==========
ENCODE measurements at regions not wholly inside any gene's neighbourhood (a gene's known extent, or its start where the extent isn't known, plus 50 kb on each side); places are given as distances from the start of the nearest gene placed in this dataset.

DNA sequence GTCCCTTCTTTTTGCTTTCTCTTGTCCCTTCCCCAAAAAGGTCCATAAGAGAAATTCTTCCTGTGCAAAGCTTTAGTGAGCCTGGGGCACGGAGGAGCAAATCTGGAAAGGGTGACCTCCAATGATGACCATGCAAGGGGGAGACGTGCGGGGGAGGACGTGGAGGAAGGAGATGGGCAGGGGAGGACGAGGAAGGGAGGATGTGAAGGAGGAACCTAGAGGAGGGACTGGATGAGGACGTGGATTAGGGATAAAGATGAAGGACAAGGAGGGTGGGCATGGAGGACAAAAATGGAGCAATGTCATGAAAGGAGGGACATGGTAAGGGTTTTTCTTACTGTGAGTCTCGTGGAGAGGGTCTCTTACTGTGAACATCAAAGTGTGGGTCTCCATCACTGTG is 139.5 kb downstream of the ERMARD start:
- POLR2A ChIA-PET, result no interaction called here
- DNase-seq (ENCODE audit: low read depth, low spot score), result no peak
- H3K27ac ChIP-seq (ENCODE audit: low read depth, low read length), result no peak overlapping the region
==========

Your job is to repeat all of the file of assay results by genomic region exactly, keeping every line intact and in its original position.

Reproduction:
ENCODE measurements at regions not wholly inside any gene's neighbourhood (a gene's known extent, or its start where the extent isn't known, plus 50 kb on each side); places are given as distances from the start of the nearest gene placed in this dataset.

DNA sequence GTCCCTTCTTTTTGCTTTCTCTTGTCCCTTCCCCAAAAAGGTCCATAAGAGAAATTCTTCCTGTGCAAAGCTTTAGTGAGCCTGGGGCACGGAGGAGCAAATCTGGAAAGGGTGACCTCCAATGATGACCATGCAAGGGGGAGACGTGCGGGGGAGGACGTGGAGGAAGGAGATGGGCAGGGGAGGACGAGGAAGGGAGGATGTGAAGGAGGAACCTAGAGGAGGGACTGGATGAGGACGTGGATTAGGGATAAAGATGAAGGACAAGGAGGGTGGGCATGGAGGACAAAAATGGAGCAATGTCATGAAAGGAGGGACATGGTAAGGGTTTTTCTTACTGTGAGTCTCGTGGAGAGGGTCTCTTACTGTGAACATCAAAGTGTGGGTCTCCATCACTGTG is 139.5 kb downstream of the ERMARD start:
- POLR2A ChIA-PET, result no interaction called here
- DNase-seq (ENCODE audit: low read depth, low spot score), result no peak
- H3K27ac ChIP-seq (ENCODE audit: low read depth, low read length), result no peak overlapping the region